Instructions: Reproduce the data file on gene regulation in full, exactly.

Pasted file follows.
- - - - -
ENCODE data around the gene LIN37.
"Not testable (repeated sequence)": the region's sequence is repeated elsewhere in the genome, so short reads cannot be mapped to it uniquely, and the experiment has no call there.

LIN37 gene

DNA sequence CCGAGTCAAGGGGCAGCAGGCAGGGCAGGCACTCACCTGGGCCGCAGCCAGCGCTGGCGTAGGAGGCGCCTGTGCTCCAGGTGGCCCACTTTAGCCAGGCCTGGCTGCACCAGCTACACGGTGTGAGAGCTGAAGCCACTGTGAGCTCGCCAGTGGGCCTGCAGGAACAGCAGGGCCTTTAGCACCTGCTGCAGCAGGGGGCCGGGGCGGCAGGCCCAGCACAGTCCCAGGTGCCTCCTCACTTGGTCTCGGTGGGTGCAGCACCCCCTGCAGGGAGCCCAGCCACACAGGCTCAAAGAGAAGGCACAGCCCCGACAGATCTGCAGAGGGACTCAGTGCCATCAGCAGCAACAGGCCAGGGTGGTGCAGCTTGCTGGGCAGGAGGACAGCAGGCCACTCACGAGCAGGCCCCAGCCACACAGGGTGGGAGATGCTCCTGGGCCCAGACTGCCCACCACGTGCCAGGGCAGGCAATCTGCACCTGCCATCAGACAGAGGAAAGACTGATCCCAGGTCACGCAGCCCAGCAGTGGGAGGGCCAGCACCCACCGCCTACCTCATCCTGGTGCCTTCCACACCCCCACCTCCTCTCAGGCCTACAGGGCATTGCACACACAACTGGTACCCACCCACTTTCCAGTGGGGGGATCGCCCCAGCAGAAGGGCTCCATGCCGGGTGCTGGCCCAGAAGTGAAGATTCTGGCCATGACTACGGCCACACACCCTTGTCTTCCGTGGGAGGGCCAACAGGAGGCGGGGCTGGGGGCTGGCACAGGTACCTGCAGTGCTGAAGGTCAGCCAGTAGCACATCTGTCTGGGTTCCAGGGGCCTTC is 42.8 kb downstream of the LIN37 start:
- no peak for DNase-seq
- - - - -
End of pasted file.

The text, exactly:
ENCODE data around the gene LIN37.
"Not testable (repeated sequence)": the region's sequence is repeated elsewhere in the genome, so short reads cannot be mapped to it uniquely, and the experiment has no call there.

LIN37 gene

DNA sequence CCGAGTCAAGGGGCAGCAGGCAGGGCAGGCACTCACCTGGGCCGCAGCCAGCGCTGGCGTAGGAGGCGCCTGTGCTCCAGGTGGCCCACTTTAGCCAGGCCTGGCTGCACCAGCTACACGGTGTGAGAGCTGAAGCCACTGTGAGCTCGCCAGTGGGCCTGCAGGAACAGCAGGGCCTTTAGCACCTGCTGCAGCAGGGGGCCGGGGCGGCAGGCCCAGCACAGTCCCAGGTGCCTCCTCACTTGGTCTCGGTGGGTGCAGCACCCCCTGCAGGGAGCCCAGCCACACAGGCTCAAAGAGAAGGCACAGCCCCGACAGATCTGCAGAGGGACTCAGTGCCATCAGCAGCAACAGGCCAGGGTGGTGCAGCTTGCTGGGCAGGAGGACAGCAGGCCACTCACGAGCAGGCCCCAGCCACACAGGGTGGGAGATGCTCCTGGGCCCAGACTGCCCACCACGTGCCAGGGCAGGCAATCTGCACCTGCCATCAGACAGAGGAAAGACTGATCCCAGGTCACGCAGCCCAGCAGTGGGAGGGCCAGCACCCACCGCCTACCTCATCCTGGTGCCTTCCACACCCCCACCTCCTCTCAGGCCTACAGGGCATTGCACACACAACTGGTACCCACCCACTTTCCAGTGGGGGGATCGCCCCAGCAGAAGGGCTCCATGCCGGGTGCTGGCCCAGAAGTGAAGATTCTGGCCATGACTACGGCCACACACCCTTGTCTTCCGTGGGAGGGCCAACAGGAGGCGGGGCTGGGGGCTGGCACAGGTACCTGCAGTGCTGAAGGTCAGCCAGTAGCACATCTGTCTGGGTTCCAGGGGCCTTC is 42.8 kb downstream of the LIN37 start:
- no peak for DNase-seq